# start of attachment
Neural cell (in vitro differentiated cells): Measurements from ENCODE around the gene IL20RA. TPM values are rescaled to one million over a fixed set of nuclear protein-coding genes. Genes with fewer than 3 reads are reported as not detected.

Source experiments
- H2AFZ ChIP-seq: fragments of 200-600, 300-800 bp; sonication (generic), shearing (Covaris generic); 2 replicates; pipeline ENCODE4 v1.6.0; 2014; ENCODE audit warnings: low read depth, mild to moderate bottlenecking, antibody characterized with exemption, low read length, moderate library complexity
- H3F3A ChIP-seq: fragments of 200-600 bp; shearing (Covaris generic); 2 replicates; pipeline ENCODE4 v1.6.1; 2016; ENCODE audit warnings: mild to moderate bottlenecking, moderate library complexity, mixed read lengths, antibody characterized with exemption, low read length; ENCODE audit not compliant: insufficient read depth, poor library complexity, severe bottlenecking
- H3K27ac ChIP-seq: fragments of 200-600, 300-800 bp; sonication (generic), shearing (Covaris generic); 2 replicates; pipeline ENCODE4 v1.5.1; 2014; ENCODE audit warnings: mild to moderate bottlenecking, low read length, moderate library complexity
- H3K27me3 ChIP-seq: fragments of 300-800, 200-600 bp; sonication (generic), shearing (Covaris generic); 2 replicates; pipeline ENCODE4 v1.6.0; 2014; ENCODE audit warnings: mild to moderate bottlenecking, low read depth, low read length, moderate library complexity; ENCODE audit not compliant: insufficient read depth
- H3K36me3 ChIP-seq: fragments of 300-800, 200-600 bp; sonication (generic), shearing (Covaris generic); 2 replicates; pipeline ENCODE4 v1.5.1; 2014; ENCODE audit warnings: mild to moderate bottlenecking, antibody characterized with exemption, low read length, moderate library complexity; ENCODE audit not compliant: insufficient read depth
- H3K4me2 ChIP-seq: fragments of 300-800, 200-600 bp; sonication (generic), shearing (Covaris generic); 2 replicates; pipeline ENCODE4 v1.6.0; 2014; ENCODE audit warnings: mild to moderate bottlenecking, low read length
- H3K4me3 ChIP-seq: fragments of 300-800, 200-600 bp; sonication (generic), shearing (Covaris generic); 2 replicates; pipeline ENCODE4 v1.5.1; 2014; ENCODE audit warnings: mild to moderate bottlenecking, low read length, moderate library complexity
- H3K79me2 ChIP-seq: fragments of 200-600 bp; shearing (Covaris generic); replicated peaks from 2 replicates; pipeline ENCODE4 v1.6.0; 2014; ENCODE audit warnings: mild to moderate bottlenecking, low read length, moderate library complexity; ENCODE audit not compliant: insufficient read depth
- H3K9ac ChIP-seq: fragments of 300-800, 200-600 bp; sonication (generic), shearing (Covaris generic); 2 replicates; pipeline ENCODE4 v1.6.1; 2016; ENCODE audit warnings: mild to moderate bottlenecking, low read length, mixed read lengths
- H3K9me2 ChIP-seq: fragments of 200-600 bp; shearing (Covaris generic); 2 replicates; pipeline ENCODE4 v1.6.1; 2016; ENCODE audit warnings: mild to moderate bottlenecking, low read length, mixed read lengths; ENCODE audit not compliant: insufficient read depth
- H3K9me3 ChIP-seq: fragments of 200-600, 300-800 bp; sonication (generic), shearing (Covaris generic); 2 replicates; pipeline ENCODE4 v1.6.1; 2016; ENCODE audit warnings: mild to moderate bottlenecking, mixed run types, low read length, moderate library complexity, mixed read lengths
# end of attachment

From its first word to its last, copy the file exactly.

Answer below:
Neural cell (in vitro differentiated cells): Measurements from ENCODE around the gene IL20RA. TPM values are rescaled to one million over a fixed set of nuclear protein-coding genes. Genes with fewer than 3 reads are reported as not detected.

Source experiments
- H2AFZ ChIP-seq: fragments of 200-600, 300-800 bp; sonication (generic), shearing (Covaris generic); 2 replicates; pipeline ENCODE4 v1.6.0; 2014; ENCODE audit warnings: low read depth, mild to moderate bottlenecking, antibody characterized with exemption, low read length, moderate library complexity
- H3F3A ChIP-seq: fragments of 200-600 bp; shearing (Covaris generic); 2 replicates; pipeline ENCODE4 v1.6.1; 2016; ENCODE audit warnings: mild to moderate bottlenecking, moderate library complexity, mixed read lengths, antibody characterized with exemption, low read length; ENCODE audit not compliant: insufficient read depth, poor library complexity, severe bottlenecking
- H3K27ac ChIP-seq: fragments of 200-600, 300-800 bp; sonication (generic), shearing (Covaris generic); 2 replicates; pipeline ENCODE4 v1.5.1; 2014; ENCODE audit warnings: mild to moderate bottlenecking, low read length, moderate library complexity
- H3K27me3 ChIP-seq: fragments of 300-800, 200-600 bp; sonication (generic), shearing (Covaris generic); 2 replicates; pipeline ENCODE4 v1.6.0; 2014; ENCODE audit warnings: mild to moderate bottlenecking, low read depth, low read length, moderate library complexity; ENCODE audit not compliant: insufficient read depth
- H3K36me3 ChIP-seq: fragments of 300-800, 200-600 bp; sonication (generic), shearing (Covaris generic); 2 replicates; pipeline ENCODE4 v1.5.1; 2014; ENCODE audit warnings: mild to moderate bottlenecking, antibody characterized with exemption, low read length, moderate library complexity; ENCODE audit not compliant: insufficient read depth
- H3K4me2 ChIP-seq: fragments of 300-800, 200-600 bp; sonication (generic), shearing (Covaris generic); 2 replicates; pipeline ENCODE4 v1.6.0; 2014; ENCODE audit warnings: mild to moderate bottlenecking, low read length
- H3K4me3 ChIP-seq: fragments of 300-800, 200-600 bp; sonication (generic), shearing (Covaris generic); 2 replicates; pipeline ENCODE4 v1.5.1; 2014; ENCODE audit warnings: mild to moderate bottlenecking, low read length, moderate library complexity
- H3K79me2 ChIP-seq: fragments of 200-600 bp; shearing (Covaris generic); replicated peaks from 2 replicates; pipeline ENCODE4 v1.6.0; 2014; ENCODE audit warnings: mild to moderate bottlenecking, low read length, moderate library complexity; ENCODE audit not compliant: insufficient read depth
- H3K9ac ChIP-seq: fragments of 300-800, 200-600 bp; sonication (generic), shearing (Covaris generic); 2 replicates; pipeline ENCODE4 v1.6.1; 2016; ENCODE audit warnings: mild to moderate bottlenecking, low read length, mixed read lengths
- H3K9me2 ChIP-seq: fragments of 200-600 bp; shearing (Covaris generic); 2 replicates; pipeline ENCODE4 v1.6.1; 2016; ENCODE audit warnings: mild to moderate bottlenecking, low read length, mixed read lengths; ENCODE audit not compliant: insufficient read depth
- H3K9me3 ChIP-seq: fragments of 200-600, 300-800 bp; sonication (generic), shearing (Covaris generic); 2 replicates; pipeline ENCODE4 v1.6.1; 2016; ENCODE audit warnings: mild to moderate bottlenecking, mixed run types, low read length, moderate library complexity, mixed read lengths